The GOP Can’t Govern
The GOP Can’t Govern
by Stephen Earl Bennett
There’s one important lesson to be learned from the Republican Party’s failure – after seven years of promising to do so – to repeal and replace Obamacare. That lesson could also be learned by paying attention to some Republican legislators’ reactions to the Trump administration’s proposed budget cuts to programs such as the National Endowment for the Humanities and the Corporation for Public Broadcasting. (Since we don’t know yet what will happen to Trump’s budget, the following focuses on the GOP’s fiasco over Obamacare.)
One does not have to favor either Obamacare or NEH and CPR to appreciate that lesson, which is there is at least one major difference – aside from their respective policy preferences – between the two major political parties.
The Democratic congressional members in Washington, DC – as illustrated in defending Bill Clinton in 1998 and 1999, Obamacare’s passage, and lock-step votes in Congress against almost everything Donald Trump’s administration proposes – exhibit unanimity when party leaders demand it. (Forty-one Democratic senators out of 48, for example, attempted to filibuster Neil Gorsuch’s nomination to the Supreme Court, and 45 voted against his confirmation.)
Franklin Delano Roosevelt’s New Deal coalition of Democrats was divided into southern whites touting states’ rights, big-city machines in the North and their ethnic backers, the intelligentsia, and labor unions. Although FDR could pull the disparate elements of that coalition together – at least every four years after 1938 – the Democratic Party no longer needs a powerful personality to unify it. Chuck Schumer in the Senate, Nancy Pelosi in the House of Representatives, and Tom Perez at the Democratic National Committee, can do on a daily basis what it used to take a president to do every four years.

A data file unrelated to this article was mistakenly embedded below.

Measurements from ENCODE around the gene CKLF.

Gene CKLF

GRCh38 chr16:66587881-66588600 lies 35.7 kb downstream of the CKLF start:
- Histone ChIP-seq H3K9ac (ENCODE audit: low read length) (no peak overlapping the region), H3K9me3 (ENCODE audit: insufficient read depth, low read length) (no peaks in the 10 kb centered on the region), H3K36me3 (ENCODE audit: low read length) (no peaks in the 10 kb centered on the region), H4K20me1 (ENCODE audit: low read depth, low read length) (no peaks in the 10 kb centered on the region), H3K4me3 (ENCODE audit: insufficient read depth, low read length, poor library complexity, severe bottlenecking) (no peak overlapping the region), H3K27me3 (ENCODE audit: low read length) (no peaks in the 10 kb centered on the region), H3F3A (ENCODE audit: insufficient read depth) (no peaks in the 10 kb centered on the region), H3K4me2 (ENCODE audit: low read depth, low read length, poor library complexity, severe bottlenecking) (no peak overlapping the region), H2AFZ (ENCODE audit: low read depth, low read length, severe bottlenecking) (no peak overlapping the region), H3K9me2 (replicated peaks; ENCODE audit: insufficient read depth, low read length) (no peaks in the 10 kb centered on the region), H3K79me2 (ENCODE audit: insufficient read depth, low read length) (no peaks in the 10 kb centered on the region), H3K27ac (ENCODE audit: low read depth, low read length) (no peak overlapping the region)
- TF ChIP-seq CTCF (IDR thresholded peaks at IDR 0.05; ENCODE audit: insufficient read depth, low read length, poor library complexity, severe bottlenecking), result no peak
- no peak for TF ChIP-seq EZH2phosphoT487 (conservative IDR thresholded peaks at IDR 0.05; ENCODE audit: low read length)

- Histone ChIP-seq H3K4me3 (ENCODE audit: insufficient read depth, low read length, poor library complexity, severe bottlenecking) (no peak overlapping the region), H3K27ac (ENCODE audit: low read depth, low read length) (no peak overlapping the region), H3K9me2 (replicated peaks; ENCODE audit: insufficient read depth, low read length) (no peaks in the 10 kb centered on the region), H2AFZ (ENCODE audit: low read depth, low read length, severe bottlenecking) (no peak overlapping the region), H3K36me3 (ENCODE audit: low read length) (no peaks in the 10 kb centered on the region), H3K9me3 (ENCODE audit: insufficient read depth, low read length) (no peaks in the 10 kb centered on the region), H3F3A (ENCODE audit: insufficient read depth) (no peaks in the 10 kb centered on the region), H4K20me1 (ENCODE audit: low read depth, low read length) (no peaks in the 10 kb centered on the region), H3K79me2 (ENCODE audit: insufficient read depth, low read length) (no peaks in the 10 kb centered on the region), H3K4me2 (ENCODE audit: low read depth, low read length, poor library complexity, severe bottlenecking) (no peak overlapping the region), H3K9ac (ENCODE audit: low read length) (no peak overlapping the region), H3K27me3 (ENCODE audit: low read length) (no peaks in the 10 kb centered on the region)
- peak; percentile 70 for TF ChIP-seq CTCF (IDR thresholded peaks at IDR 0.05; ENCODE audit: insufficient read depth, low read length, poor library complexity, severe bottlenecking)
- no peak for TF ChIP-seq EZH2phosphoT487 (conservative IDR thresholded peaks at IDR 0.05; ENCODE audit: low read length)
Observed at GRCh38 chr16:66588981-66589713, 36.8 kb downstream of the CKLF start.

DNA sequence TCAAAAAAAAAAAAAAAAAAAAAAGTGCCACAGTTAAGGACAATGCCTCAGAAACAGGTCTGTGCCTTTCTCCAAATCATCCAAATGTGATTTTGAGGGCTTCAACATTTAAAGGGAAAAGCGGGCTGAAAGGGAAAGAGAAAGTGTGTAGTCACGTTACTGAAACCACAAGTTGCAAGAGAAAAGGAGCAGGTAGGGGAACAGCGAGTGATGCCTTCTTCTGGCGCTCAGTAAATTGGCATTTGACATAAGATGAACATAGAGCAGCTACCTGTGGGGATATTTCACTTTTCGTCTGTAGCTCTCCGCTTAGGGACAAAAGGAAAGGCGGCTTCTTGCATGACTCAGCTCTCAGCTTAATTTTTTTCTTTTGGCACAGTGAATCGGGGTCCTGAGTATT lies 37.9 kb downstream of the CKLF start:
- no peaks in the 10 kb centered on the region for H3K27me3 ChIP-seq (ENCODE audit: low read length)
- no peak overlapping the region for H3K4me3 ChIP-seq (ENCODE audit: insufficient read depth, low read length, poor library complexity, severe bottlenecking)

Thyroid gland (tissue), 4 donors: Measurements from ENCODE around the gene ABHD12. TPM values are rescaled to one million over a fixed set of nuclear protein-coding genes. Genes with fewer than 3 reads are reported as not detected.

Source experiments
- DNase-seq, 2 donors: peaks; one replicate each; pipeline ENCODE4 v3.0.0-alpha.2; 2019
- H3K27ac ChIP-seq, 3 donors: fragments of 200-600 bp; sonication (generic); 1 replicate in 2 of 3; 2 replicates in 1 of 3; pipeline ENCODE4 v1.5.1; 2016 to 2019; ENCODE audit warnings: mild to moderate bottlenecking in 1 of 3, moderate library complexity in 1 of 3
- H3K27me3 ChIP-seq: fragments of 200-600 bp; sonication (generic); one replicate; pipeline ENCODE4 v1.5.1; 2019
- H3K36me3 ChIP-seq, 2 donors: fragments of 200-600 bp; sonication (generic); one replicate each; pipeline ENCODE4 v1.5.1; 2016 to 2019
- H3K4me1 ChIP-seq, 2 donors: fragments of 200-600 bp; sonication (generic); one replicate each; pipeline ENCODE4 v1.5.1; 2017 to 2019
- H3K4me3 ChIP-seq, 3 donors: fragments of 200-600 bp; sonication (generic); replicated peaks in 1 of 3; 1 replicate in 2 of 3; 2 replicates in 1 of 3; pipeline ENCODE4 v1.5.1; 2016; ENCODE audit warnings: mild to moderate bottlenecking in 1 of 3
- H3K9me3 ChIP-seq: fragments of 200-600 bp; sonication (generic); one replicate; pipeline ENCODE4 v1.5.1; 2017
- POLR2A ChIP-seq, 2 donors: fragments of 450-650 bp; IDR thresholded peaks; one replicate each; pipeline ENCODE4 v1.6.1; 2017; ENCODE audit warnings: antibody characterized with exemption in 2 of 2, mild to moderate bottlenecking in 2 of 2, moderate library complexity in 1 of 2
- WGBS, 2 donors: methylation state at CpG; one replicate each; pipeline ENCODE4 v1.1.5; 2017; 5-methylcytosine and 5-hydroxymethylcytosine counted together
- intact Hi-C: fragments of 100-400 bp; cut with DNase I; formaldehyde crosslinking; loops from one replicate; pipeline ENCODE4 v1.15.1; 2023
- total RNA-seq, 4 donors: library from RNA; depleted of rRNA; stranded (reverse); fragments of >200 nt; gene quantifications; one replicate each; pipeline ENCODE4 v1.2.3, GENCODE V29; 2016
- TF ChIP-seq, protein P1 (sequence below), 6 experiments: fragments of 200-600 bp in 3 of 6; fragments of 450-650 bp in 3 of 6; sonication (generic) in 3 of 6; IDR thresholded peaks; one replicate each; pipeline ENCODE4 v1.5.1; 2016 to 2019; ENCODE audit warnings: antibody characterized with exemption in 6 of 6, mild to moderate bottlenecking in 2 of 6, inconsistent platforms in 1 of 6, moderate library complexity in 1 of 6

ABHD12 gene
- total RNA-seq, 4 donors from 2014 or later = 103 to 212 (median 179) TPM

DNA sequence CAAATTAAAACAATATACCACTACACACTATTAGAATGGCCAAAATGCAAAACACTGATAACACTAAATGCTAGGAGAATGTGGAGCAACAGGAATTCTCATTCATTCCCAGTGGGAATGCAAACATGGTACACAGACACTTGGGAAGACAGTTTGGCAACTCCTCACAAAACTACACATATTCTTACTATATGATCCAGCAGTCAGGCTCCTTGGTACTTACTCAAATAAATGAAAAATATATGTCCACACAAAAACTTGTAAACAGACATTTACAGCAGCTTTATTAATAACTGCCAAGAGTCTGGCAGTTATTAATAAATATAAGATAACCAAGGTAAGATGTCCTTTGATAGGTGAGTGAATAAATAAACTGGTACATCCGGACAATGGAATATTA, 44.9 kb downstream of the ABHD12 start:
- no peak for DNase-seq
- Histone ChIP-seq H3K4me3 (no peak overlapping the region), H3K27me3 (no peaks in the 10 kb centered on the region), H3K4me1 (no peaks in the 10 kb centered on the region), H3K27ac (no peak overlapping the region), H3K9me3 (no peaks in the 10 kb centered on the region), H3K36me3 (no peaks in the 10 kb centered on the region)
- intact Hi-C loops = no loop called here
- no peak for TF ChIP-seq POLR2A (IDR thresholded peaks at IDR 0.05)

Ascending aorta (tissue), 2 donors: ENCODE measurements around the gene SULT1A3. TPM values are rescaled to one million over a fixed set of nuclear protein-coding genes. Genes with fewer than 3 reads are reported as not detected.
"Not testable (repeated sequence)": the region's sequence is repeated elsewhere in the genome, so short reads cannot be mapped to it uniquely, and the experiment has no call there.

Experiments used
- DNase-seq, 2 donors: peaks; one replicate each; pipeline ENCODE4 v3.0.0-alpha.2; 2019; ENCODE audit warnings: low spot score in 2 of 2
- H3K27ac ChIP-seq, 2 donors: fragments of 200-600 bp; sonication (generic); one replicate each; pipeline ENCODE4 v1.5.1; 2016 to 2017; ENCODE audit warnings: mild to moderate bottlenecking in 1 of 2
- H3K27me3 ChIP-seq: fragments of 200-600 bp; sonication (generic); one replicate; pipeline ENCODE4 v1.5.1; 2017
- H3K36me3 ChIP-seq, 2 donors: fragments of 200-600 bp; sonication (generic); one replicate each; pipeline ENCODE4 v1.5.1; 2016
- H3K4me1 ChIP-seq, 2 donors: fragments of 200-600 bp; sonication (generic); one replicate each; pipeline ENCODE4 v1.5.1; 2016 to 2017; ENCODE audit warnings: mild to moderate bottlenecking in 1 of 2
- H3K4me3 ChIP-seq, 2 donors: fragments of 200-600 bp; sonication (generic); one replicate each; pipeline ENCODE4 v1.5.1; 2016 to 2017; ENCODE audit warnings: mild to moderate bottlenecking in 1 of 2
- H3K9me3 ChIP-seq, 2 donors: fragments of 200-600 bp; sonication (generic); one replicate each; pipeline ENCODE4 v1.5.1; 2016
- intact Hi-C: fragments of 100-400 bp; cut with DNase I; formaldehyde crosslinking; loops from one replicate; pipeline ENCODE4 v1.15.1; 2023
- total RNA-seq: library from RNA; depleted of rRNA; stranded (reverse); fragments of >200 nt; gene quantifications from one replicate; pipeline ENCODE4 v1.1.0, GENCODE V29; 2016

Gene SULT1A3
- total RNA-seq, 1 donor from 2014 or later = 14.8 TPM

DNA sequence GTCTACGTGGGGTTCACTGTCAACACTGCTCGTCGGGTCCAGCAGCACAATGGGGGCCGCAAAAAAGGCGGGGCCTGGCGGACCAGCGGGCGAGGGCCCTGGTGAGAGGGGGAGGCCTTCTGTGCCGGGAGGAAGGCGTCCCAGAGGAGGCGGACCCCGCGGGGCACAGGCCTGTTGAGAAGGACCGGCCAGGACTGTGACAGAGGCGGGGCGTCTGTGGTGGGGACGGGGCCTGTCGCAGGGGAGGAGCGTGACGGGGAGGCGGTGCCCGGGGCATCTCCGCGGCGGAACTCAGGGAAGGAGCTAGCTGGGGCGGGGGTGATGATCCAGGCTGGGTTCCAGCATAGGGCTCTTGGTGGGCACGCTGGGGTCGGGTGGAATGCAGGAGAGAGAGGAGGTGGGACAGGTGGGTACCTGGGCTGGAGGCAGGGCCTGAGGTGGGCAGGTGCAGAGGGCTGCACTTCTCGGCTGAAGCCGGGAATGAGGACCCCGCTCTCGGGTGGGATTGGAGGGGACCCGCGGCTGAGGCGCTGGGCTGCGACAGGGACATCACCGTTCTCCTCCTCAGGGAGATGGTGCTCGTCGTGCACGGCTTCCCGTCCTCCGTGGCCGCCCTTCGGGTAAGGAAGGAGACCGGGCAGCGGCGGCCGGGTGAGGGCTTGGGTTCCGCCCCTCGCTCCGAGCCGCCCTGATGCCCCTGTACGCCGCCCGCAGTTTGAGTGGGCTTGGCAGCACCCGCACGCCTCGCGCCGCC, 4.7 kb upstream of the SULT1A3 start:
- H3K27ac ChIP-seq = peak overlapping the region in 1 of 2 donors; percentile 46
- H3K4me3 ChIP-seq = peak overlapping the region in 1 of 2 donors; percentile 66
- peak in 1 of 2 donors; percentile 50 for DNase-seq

GOP legislators, on the other hand, save possibly when Majority Leader Mitch McConnell held his Senate caucus against Merrick Garland’s nomination to the Supreme Court, seldom show the same level of unanimity. At that, contrary to McConnell’s desires, several GOP senators met with Garland – which is usually followed by a vote to consider a SCOTUS nominee – and at least three indicated they would vote to confirm him. (McConnell was able to get 51 Republican senators to vote to confirm Gorsuch; one GOP senator was absent due to illness.)
In the fiasco over Obamacare, three groups of GOP representatives were observable. The first were those House members who were willing to abide by the House GOP leaders’ plan, and supported by President Trump. Second, there were around 30 Freedom Caucus Republicans who believed Paul Ryan’s plan did not go far enough in eliminating government involvement in health insurance. Finally, there were the so-called Republican moderates who threatened to bolt if the party’s leadership gave in too much to the Freedom Caucus. Republicans’ internal divisions, plus the prospect of lock-step Democratic opposition to Obamacare’s elimination, guaranteed GOP failure.